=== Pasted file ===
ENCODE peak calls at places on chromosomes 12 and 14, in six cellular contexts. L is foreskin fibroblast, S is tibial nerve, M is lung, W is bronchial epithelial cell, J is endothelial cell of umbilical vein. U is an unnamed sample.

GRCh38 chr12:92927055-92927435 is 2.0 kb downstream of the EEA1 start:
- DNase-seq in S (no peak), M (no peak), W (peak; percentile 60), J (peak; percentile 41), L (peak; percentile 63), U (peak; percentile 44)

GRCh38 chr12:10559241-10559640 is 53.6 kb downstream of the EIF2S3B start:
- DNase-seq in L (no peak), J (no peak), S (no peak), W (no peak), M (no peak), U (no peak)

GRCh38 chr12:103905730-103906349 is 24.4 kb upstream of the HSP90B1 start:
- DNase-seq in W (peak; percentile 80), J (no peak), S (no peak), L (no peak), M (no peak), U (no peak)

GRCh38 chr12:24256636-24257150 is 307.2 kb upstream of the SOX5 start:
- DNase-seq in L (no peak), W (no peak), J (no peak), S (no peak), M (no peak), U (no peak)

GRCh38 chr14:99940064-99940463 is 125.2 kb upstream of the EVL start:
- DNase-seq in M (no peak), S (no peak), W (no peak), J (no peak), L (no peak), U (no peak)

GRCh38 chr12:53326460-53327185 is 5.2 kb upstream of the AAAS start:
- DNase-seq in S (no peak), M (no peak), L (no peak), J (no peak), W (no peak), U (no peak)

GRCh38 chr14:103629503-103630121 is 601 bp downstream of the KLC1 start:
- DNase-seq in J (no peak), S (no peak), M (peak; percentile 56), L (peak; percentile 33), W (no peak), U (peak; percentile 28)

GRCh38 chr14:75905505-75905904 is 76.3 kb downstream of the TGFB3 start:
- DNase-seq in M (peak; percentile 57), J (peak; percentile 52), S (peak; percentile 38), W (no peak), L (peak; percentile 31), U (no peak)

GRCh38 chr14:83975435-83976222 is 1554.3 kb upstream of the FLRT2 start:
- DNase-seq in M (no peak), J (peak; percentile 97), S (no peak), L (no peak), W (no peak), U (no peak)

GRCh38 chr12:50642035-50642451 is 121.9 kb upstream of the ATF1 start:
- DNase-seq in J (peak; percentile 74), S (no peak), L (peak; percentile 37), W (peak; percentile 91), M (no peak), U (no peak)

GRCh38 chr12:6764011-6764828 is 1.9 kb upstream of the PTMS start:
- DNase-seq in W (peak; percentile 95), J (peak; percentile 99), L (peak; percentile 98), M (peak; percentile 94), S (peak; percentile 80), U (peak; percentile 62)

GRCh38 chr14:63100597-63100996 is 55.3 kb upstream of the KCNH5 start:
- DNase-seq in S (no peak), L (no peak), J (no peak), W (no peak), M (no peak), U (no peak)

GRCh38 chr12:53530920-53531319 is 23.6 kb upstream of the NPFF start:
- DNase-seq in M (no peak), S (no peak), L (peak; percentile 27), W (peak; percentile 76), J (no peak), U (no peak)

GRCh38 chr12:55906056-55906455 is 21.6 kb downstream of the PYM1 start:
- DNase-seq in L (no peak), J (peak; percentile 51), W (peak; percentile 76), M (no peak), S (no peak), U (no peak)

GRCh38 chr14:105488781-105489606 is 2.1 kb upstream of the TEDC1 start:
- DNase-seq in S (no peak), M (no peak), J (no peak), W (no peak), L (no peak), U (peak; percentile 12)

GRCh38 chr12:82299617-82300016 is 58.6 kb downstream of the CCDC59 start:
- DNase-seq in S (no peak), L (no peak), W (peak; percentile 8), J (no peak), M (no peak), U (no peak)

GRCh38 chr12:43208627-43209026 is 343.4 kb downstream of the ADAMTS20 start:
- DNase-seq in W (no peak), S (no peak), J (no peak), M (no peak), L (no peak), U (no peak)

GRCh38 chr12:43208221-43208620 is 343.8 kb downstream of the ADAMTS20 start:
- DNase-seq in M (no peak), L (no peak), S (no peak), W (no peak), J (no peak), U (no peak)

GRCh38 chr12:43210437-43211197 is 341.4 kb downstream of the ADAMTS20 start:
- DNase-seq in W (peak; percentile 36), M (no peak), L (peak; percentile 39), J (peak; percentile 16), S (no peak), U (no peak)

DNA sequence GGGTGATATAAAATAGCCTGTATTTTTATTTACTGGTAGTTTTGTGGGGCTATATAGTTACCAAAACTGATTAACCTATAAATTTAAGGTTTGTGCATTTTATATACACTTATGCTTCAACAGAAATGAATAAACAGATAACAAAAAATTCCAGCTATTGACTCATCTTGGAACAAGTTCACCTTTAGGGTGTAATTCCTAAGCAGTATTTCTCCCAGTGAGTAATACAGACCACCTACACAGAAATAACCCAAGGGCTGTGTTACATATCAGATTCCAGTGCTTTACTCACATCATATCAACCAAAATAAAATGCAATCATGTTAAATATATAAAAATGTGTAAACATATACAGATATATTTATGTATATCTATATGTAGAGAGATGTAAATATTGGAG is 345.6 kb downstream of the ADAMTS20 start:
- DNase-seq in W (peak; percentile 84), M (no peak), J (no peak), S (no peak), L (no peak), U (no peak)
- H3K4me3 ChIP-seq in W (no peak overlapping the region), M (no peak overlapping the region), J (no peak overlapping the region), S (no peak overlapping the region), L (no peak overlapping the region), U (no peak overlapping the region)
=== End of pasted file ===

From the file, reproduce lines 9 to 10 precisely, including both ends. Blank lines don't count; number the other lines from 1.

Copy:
- DNase-seq in L (no peak), W (no peak), J (no peak), S (no peak), M (no peak), U (no peak)

GRCh38 chr14:99940064-99940463 is 125.2 kb upstream of the EVL start: